The Apollo 11 Source Code is Filled With All Sorts of Delightful Easter Eggs

We’ve long been bowled over by this iconic photo of software engineer Margaret Hamilton standing beside all of the code that landed us on the Moon, but little did we know what surprises awaited us in the code itself. In the 1960s, lacking the flight software for the Apollo 11 mission, programmers from MIT’s Instrumentation Laboratory had to invent a version of the esoteric assembly programming language (pages and pages of it, as you can tell from the photo). While the code has been available online since 2003—when tech researcher Ron Burkey transcribed every single line—the average software developer wasn’t really aware of it until this past week.

On July 7, former NASA intern Chris Garry uploaded all of the software onto GitHub, for programmers to pick through to their hearts’ content. And here’s the fun part: Even though the assembly language was intended to be understood more by computers than by humans, the original programmers left countless jokes, funny asides, ’60s references, and even a Shakespeare quotation in the comments.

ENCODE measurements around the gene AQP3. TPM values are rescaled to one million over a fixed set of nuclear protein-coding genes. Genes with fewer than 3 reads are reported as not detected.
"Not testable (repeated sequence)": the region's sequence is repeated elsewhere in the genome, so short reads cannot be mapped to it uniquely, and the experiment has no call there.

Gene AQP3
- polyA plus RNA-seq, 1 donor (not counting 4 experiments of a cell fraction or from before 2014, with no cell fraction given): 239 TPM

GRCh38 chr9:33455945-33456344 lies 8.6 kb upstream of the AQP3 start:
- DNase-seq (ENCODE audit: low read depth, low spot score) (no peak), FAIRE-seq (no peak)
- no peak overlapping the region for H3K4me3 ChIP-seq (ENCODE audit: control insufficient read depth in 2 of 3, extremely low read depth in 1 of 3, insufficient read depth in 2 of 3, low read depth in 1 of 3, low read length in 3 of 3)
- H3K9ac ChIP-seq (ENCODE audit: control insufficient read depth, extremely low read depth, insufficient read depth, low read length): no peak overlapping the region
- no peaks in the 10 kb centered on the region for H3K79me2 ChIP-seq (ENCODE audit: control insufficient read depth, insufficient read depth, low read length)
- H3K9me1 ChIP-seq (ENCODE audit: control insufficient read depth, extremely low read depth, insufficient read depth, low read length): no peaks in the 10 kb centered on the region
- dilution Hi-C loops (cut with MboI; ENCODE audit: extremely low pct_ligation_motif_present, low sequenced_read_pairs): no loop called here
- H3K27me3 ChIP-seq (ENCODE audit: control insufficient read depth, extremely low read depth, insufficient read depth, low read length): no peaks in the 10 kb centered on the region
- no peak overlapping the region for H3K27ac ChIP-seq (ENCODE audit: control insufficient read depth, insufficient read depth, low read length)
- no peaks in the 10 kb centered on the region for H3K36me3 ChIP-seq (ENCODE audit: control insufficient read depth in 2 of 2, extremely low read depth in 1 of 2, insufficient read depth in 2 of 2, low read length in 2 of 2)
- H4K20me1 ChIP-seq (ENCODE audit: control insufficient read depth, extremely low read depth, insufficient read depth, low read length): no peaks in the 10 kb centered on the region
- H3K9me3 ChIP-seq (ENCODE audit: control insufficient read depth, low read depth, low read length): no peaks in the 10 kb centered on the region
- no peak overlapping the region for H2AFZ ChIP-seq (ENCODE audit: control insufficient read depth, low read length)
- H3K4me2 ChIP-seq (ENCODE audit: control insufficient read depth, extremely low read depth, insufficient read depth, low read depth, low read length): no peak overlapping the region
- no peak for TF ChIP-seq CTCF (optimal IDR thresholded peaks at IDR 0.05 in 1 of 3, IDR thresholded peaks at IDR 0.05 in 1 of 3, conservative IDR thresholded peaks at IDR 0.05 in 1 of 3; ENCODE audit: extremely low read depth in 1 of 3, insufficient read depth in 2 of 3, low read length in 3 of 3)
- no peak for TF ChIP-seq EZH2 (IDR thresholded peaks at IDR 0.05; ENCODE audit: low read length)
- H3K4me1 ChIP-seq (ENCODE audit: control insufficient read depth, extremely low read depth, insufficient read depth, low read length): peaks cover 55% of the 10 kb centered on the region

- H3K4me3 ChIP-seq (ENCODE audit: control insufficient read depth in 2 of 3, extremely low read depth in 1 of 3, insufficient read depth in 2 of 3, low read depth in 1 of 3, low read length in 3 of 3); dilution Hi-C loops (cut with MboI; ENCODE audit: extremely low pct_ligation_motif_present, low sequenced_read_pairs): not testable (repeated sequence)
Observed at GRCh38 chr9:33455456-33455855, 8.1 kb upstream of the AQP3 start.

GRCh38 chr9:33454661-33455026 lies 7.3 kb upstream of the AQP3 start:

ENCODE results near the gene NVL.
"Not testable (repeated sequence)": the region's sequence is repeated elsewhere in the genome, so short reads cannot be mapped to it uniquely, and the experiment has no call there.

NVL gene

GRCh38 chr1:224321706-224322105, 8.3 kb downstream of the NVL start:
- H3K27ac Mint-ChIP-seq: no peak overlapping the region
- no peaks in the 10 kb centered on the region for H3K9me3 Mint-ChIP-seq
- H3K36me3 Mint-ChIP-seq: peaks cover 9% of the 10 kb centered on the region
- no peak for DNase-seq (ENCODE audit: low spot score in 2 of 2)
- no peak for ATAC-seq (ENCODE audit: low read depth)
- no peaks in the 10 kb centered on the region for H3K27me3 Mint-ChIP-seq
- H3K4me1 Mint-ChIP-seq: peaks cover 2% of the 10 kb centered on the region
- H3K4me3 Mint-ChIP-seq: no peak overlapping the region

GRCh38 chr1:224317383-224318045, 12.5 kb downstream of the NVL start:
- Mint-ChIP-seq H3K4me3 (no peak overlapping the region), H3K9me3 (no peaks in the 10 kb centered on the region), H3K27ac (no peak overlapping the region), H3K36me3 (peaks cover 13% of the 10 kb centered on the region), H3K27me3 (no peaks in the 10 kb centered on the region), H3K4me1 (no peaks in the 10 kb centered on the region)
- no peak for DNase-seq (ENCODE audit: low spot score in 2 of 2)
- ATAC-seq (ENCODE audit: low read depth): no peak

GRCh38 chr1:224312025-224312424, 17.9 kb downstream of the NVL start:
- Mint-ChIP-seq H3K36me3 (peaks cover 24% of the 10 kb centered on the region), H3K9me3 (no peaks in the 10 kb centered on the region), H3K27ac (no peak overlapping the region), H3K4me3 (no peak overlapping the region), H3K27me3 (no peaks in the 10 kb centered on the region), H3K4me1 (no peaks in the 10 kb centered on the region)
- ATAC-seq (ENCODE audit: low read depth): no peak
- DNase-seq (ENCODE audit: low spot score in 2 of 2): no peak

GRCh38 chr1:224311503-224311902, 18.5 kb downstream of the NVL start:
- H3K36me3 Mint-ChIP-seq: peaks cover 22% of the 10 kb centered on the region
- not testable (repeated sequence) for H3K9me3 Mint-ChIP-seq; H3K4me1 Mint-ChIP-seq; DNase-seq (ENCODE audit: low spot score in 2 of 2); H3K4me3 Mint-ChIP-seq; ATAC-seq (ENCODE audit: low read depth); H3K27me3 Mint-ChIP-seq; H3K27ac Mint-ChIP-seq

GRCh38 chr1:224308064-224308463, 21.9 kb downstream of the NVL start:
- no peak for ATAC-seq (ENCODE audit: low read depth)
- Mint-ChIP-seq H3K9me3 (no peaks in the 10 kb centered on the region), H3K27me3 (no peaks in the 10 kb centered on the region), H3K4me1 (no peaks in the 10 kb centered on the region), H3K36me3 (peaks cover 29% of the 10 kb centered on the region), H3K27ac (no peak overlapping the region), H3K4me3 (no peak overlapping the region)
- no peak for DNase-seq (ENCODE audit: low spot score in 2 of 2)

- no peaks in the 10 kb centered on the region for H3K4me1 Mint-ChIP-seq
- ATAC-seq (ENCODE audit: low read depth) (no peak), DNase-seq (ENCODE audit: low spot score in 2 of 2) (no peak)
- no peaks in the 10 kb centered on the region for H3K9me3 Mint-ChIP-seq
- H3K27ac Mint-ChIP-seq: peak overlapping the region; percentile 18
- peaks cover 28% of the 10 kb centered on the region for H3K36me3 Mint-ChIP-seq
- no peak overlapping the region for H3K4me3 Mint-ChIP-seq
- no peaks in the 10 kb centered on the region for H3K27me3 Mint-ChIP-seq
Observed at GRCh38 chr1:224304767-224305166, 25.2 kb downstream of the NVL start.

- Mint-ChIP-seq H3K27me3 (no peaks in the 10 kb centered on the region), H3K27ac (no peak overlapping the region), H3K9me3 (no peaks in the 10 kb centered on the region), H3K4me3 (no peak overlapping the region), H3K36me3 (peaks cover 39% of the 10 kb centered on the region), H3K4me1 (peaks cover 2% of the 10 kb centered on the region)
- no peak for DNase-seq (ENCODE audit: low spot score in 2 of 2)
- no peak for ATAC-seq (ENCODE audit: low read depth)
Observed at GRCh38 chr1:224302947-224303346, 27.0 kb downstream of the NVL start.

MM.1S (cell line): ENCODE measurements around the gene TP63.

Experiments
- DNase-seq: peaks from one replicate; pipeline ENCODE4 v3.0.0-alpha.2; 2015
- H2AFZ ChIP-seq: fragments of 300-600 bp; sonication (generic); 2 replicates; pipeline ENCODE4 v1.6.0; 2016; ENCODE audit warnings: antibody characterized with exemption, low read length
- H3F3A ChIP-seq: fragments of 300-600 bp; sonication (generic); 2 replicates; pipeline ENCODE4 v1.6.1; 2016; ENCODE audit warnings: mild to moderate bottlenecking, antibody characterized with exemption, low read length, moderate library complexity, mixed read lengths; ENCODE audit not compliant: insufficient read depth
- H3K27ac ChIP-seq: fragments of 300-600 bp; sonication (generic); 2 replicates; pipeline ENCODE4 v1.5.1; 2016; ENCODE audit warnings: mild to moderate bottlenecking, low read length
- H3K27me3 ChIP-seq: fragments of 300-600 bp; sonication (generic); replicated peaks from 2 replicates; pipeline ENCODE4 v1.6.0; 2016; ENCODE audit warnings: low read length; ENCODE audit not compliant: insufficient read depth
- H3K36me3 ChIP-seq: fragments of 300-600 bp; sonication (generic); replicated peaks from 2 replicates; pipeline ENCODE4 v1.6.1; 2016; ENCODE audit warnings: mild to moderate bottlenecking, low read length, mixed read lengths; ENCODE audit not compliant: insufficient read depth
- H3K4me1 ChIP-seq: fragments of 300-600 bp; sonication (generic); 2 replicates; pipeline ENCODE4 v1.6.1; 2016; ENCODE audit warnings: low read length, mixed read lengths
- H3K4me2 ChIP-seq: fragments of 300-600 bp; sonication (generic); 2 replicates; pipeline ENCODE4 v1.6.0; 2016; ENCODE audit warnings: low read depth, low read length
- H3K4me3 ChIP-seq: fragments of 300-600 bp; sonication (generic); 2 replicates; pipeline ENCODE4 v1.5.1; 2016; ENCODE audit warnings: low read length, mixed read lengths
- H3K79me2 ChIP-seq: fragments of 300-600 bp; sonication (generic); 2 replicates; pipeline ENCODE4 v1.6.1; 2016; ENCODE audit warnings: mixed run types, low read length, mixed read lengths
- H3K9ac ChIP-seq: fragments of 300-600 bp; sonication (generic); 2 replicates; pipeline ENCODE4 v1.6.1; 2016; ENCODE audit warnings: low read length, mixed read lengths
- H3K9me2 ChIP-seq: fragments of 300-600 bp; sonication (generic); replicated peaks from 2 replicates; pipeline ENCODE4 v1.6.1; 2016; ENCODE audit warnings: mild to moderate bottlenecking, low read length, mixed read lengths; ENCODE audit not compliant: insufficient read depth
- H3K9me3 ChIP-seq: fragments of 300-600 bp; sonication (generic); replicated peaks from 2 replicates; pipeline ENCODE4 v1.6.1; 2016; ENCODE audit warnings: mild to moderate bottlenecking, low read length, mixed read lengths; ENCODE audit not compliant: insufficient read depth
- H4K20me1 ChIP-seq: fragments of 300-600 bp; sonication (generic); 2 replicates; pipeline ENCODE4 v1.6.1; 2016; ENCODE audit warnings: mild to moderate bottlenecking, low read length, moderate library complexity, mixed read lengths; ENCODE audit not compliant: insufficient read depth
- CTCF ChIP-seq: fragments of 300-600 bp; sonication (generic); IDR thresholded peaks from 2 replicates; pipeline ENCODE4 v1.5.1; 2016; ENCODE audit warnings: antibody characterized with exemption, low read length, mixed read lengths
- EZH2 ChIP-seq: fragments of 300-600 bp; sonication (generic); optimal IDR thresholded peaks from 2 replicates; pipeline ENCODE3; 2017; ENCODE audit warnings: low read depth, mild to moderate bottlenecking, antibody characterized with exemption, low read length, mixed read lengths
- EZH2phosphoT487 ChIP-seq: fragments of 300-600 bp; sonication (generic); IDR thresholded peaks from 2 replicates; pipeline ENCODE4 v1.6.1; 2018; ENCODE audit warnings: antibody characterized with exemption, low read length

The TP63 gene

Consider that the keyboard and display system program, which they nicknamed PINBALL_GAME_BUTTONS_AND_LIGHTS.s in the code, opens by quoting the Bard from Henry VI:

Apollo 11 source code Easter eggs jokes

LUNAR_LANDING_GUIDANCE_EQUATIONS.s, aside from being what it says on the tin, also includes several irreverent asides, including a note about “crank[ing] the silly thing around” and a Wizard of Oz reference:

Apollo 11 source code Easter eggs jokes

And if you noticed the BURNBABY in the above code, here’s the explanation for why one of the files is named BURN_BABY_BURN–MASTER_IGNITION_ROUTINE.s:

Apollo 11 source code Easter eggs jokes

Maybe we’ll take a page from the Apollo 11 programmers and tag every post going forward with this:

Apollo 11 source code Easter eggs jokes

Quartz has an awesome deep dive into the code; check it out!


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